So crucifixions were two a penny. But there was only one resurrection. Yet does it still have the power to change lives, or do people – including many Christian people and some of the clergy too – regard it as ‘an idle tale’?
I think the power of the crucifixion is that the dying Christ seems to identify so closely with suffering humanity. From our television screens we have all too clear a view of the suffering of our fellow men and women, in so many parts of the world. What would be the use of a god who could not identify with all that suffering, who did not suffer with us and for us? Good Friday is the only part of any religion’s message that has ever seemed to me to make any sense of human agony and human tragedy, whether it is the agony and the tragedy of a whole nation or people, or of someone in your family, your street, your own home.
But wait a minute. Good Friday can make sense of this and Easter Day cannot? What am I saying? To whom did the risen Christ appear first on that first Easter Day? To Mary, Mary of Magdala, and some of the other women who were followers of Jesus. And why? Because they needed him most.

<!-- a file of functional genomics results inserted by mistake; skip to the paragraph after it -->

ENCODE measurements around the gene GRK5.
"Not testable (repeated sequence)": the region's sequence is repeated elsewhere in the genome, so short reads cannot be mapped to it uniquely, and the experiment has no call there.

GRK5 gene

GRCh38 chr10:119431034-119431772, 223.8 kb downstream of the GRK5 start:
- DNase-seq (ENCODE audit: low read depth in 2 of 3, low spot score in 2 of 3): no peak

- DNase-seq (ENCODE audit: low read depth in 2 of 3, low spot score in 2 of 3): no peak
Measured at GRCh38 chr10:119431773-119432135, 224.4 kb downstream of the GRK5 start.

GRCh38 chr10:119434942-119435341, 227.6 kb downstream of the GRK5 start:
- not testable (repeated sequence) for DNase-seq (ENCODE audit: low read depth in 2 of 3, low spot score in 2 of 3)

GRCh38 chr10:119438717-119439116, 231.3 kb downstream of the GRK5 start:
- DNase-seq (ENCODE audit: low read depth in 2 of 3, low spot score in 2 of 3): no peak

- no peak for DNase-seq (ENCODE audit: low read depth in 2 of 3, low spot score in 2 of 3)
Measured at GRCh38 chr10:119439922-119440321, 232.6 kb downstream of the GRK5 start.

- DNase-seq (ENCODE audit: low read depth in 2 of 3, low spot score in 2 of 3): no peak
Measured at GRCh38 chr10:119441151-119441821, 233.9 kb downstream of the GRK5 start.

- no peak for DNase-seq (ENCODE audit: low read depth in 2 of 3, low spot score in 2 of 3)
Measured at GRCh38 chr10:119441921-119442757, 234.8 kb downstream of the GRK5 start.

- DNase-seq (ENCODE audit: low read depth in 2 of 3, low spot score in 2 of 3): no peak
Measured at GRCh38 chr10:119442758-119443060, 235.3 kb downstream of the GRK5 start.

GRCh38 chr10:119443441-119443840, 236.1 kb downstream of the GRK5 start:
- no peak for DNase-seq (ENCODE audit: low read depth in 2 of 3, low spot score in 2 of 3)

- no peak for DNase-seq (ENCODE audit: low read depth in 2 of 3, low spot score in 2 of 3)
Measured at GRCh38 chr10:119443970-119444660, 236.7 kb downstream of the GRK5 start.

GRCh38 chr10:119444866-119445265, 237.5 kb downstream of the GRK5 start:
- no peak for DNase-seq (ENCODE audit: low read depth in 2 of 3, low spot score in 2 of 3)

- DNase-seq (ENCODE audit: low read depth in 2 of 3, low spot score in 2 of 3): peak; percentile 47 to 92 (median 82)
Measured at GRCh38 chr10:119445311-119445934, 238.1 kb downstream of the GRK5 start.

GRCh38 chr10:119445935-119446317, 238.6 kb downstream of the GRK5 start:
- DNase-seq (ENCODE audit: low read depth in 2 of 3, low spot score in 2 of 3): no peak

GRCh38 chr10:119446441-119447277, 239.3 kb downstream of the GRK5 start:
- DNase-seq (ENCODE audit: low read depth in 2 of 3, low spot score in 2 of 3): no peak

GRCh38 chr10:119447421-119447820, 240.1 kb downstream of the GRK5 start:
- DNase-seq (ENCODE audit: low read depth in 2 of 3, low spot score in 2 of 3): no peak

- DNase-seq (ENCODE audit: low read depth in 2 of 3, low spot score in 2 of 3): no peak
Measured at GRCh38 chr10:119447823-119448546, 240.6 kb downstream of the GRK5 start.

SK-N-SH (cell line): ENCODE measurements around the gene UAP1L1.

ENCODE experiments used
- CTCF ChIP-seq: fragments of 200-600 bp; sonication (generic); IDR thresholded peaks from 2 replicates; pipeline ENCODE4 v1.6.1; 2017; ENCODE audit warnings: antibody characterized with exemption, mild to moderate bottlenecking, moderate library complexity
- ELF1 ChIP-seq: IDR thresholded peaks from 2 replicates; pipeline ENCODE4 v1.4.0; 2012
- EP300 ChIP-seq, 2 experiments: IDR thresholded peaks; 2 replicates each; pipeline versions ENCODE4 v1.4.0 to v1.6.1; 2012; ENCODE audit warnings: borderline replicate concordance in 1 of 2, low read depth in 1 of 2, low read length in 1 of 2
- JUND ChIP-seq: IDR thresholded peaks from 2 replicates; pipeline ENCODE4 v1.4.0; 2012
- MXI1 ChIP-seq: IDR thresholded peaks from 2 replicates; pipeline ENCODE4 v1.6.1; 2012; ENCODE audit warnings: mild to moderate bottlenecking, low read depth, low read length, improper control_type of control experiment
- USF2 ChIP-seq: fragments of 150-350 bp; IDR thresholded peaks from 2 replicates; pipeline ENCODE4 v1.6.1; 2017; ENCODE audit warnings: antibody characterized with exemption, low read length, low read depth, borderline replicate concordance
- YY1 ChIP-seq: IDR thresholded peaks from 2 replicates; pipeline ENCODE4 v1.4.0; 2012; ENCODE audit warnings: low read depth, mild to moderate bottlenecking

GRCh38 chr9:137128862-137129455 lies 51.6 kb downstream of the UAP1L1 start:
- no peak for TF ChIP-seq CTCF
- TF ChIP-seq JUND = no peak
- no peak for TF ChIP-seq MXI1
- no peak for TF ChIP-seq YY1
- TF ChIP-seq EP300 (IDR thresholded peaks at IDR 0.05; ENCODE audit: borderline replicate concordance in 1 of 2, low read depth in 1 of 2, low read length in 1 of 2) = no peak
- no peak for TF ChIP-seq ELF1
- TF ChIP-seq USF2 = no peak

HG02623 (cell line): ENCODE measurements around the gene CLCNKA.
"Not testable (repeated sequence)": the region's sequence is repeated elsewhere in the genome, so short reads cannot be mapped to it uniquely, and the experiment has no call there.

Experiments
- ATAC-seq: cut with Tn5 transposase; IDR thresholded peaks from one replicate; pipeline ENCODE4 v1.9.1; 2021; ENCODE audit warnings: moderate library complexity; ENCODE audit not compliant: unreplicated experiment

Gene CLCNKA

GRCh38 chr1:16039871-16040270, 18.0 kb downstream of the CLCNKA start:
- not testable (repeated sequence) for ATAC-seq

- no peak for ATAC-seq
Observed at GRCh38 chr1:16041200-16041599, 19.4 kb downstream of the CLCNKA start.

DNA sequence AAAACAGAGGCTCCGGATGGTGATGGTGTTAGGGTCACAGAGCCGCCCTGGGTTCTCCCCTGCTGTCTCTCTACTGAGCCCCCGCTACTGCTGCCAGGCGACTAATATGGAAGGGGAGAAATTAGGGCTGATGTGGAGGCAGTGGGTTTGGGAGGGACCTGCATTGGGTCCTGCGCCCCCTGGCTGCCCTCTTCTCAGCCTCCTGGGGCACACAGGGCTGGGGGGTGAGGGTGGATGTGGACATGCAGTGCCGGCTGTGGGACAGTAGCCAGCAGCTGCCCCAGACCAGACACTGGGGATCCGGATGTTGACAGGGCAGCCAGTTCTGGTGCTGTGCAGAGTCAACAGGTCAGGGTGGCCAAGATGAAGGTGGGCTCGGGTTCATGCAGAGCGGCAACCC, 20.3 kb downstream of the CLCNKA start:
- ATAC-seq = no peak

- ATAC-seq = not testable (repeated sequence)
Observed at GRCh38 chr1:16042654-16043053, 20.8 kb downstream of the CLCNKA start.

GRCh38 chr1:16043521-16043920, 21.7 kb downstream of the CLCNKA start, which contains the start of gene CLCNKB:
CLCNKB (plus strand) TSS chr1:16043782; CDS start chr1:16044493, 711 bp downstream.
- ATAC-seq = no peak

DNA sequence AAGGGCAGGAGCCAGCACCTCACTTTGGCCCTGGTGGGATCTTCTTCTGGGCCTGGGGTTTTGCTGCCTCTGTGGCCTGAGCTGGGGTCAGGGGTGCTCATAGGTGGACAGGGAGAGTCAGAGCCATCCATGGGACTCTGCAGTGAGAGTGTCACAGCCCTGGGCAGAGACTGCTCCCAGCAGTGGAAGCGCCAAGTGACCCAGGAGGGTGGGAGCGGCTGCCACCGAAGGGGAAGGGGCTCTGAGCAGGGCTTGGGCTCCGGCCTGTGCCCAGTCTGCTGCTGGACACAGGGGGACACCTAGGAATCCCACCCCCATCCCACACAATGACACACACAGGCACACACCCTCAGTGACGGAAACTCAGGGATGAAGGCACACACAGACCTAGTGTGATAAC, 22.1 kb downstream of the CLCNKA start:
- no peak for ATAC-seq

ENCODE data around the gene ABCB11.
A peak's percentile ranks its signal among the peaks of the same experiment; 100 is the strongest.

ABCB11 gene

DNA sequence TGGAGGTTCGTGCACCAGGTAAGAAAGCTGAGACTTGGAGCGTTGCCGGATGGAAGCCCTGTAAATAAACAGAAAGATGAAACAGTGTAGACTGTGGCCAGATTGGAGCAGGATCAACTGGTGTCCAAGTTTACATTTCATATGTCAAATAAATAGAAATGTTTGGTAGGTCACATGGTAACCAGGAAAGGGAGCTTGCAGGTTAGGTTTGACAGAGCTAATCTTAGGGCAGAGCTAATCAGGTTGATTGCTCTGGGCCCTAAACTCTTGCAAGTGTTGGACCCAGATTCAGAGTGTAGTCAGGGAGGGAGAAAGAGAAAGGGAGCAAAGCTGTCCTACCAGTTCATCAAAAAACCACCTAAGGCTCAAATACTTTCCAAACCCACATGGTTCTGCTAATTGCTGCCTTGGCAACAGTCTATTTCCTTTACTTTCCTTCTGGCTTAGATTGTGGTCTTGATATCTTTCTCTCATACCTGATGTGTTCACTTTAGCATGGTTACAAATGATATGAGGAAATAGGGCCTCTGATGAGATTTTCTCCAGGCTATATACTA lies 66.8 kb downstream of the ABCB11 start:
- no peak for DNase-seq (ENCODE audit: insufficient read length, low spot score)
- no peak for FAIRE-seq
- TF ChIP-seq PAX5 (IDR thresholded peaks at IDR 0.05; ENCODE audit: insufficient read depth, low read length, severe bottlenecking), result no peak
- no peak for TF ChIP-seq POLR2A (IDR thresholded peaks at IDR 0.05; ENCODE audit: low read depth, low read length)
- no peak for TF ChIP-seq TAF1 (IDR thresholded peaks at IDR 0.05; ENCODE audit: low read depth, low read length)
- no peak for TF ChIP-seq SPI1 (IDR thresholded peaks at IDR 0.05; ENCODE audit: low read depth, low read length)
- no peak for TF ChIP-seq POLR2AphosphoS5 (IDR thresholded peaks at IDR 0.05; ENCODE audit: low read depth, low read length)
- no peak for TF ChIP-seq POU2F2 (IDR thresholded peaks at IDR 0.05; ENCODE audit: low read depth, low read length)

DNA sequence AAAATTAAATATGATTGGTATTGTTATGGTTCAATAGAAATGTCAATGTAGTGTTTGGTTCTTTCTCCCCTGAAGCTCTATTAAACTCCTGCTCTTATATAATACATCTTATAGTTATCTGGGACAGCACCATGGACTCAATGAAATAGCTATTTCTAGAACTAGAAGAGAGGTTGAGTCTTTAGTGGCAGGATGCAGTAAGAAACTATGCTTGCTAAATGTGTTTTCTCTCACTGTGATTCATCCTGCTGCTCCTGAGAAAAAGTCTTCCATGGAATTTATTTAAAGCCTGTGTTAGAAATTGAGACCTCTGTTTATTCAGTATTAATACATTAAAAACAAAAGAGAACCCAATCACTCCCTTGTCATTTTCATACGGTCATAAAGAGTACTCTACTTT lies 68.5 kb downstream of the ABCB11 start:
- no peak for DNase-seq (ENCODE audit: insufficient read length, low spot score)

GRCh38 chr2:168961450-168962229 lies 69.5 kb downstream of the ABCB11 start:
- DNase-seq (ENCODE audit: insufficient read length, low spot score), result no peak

We know very little about Mary, though she has been the subject of male fantasies for centuries. The only hard evidence comes from Luke’s Gospel, chapter 8, which names three of the many women who supported Jesus and the apostles in their mission and ‘who provided for them out of their resources.’ And one of them was ‘Mary, called Magdalene, from whom seven demons had gone out.’ In his moving book Life conquers Death the former Dean of Durham, John Arnold, comments:
This almost certainly means that she was a woman with what used to be called a hysterical type of personality, whose rapid swings of mood and clinging nature men found difficult to cope with and therefore ascribed to demons. Of course simply labelling the condition in an analytical and objective way ‘hysterical’, or better still ‘mixed hysterical and schizoid’, may be just a modern equivalent of talking about demons – a way of keeping both the problem and the person at a distance.
But Jesus does not keep her or her problem at a distance. In Luke’s words, he ‘set [her] free from evil spirits or infirmities’ – or, as we might say today, he unifies the shattered pieces of her personality; he puts her back together again. The cost, no doubt, is that she clings to him at times of need, and when he is apparently taken from her, she is shattered again. So she stands outside the sepulchre, weeping: it is all that she can do. And the risen Christ comes to her first: he gives her back her name, her personality, her wholeness. But this time she is to cling no longer. The risen Christ does not simply glue the broken shards of her personality back together. Rather in him she is remade or, to use Jesus’ own words to Nicodemus, ‘born again’.